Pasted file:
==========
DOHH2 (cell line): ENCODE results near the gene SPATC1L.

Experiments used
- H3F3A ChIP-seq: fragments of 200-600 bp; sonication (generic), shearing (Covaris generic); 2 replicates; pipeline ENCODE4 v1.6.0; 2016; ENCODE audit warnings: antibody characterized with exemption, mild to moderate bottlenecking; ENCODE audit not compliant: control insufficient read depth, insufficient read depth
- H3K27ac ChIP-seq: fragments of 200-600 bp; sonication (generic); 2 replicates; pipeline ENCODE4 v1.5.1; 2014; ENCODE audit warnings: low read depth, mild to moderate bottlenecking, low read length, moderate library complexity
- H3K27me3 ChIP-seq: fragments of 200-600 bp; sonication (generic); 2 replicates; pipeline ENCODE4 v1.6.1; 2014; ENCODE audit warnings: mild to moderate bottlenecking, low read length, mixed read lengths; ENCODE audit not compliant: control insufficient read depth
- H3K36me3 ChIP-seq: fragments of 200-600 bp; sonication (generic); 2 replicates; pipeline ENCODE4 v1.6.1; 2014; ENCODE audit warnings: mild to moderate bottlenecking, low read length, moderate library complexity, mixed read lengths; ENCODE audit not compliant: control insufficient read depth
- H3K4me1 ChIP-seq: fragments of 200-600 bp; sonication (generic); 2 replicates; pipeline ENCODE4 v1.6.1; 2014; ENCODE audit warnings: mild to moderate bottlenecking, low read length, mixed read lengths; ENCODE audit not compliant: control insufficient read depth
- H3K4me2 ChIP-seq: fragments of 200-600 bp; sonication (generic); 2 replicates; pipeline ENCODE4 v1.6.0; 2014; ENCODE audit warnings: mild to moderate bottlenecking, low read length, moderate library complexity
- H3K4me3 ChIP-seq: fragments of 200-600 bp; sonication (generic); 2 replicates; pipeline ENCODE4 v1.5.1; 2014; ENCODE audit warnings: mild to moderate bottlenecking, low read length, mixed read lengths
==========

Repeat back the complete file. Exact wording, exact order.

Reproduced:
DOHH2 (cell line): ENCODE results near the gene SPATC1L.

Experiments used
- H3F3A ChIP-seq: fragments of 200-600 bp; sonication (generic), shearing (Covaris generic); 2 replicates; pipeline ENCODE4 v1.6.0; 2016; ENCODE audit warnings: antibody characterized with exemption, mild to moderate bottlenecking; ENCODE audit not compliant: control insufficient read depth, insufficient read depth
- H3K27ac ChIP-seq: fragments of 200-600 bp; sonication (generic); 2 replicates; pipeline ENCODE4 v1.5.1; 2014; ENCODE audit warnings: low read depth, mild to moderate bottlenecking, low read length, moderate library complexity
- H3K27me3 ChIP-seq: fragments of 200-600 bp; sonication (generic); 2 replicates; pipeline ENCODE4 v1.6.1; 2014; ENCODE audit warnings: mild to moderate bottlenecking, low read length, mixed read lengths; ENCODE audit not compliant: control insufficient read depth
- H3K36me3 ChIP-seq: fragments of 200-600 bp; sonication (generic); 2 replicates; pipeline ENCODE4 v1.6.1; 2014; ENCODE audit warnings: mild to moderate bottlenecking, low read length, moderate library complexity, mixed read lengths; ENCODE audit not compliant: control insufficient read depth
- H3K4me1 ChIP-seq: fragments of 200-600 bp; sonication (generic); 2 replicates; pipeline ENCODE4 v1.6.1; 2014; ENCODE audit warnings: mild to moderate bottlenecking, low read length, mixed read lengths; ENCODE audit not compliant: control insufficient read depth
- H3K4me2 ChIP-seq: fragments of 200-600 bp; sonication (generic); 2 replicates; pipeline ENCODE4 v1.6.0; 2014; ENCODE audit warnings: mild to moderate bottlenecking, low read length, moderate library complexity
- H3K4me3 ChIP-seq: fragments of 200-600 bp; sonication (generic); 2 replicates; pipeline ENCODE4 v1.5.1; 2014; ENCODE audit warnings: mild to moderate bottlenecking, low read length, mixed read lengths